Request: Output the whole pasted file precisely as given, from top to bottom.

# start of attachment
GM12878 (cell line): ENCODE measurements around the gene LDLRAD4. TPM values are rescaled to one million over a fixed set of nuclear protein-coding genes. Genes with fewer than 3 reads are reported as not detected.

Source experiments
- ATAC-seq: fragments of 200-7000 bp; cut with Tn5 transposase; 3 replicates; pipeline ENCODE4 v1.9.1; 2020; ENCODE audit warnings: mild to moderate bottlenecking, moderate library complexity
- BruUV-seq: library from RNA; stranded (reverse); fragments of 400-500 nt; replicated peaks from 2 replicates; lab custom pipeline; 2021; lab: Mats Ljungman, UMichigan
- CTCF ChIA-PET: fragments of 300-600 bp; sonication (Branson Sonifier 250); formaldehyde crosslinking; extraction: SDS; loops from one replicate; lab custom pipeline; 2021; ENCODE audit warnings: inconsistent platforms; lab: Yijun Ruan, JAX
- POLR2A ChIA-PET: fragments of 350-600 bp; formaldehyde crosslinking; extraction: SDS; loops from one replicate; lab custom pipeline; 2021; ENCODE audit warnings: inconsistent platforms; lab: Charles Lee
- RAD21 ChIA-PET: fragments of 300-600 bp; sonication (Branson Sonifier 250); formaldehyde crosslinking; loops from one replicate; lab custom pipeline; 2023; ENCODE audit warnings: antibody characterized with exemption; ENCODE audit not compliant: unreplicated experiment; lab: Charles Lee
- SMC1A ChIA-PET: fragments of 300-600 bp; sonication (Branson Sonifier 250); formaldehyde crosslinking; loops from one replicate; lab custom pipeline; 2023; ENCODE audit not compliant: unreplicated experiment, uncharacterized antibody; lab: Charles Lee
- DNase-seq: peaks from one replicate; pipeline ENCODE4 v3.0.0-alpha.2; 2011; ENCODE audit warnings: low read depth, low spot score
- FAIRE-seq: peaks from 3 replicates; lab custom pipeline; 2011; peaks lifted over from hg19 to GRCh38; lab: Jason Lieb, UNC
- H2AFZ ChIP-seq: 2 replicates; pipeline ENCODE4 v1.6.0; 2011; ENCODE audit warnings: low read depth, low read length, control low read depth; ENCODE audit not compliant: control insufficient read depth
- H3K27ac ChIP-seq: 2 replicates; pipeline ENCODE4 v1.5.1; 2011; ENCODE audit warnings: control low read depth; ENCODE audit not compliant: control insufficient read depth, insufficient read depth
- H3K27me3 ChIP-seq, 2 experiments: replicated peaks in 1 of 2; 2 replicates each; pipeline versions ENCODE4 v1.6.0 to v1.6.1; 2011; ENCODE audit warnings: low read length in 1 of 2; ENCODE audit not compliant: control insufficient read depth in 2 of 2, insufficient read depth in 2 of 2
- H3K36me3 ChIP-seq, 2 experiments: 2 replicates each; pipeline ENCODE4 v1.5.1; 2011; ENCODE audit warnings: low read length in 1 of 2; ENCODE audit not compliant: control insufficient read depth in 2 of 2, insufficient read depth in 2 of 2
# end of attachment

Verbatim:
GM12878 (cell line): ENCODE measurements around the gene LDLRAD4. TPM values are rescaled to one million over a fixed set of nuclear protein-coding genes. Genes with fewer than 3 reads are reported as not detected.

Source experiments
- ATAC-seq: fragments of 200-7000 bp; cut with Tn5 transposase; 3 replicates; pipeline ENCODE4 v1.9.1; 2020; ENCODE audit warnings: mild to moderate bottlenecking, moderate library complexity
- BruUV-seq: library from RNA; stranded (reverse); fragments of 400-500 nt; replicated peaks from 2 replicates; lab custom pipeline; 2021; lab: Mats Ljungman, UMichigan
- CTCF ChIA-PET: fragments of 300-600 bp; sonication (Branson Sonifier 250); formaldehyde crosslinking; extraction: SDS; loops from one replicate; lab custom pipeline; 2021; ENCODE audit warnings: inconsistent platforms; lab: Yijun Ruan, JAX
- POLR2A ChIA-PET: fragments of 350-600 bp; formaldehyde crosslinking; extraction: SDS; loops from one replicate; lab custom pipeline; 2021; ENCODE audit warnings: inconsistent platforms; lab: Charles Lee
- RAD21 ChIA-PET: fragments of 300-600 bp; sonication (Branson Sonifier 250); formaldehyde crosslinking; loops from one replicate; lab custom pipeline; 2023; ENCODE audit warnings: antibody characterized with exemption; ENCODE audit not compliant: unreplicated experiment; lab: Charles Lee
- SMC1A ChIA-PET: fragments of 300-600 bp; sonication (Branson Sonifier 250); formaldehyde crosslinking; loops from one replicate; lab custom pipeline; 2023; ENCODE audit not compliant: unreplicated experiment, uncharacterized antibody; lab: Charles Lee
- DNase-seq: peaks from one replicate; pipeline ENCODE4 v3.0.0-alpha.2; 2011; ENCODE audit warnings: low read depth, low spot score
- FAIRE-seq: peaks from 3 replicates; lab custom pipeline; 2011; peaks lifted over from hg19 to GRCh38; lab: Jason Lieb, UNC
- H2AFZ ChIP-seq: 2 replicates; pipeline ENCODE4 v1.6.0; 2011; ENCODE audit warnings: low read depth, low read length, control low read depth; ENCODE audit not compliant: control insufficient read depth
- H3K27ac ChIP-seq: 2 replicates; pipeline ENCODE4 v1.5.1; 2011; ENCODE audit warnings: control low read depth; ENCODE audit not compliant: control insufficient read depth, insufficient read depth
- H3K27me3 ChIP-seq, 2 experiments: replicated peaks in 1 of 2; 2 replicates each; pipeline versions ENCODE4 v1.6.0 to v1.6.1; 2011; ENCODE audit warnings: low read length in 1 of 2; ENCODE audit not compliant: control insufficient read depth in 2 of 2, insufficient read depth in 2 of 2
- H3K36me3 ChIP-seq, 2 experiments: 2 replicates each; pipeline ENCODE4 v1.5.1; 2011; ENCODE audit warnings: low read length in 1 of 2; ENCODE audit not compliant: control insufficient read depth in 2 of 2, insufficient read depth in 2 of 2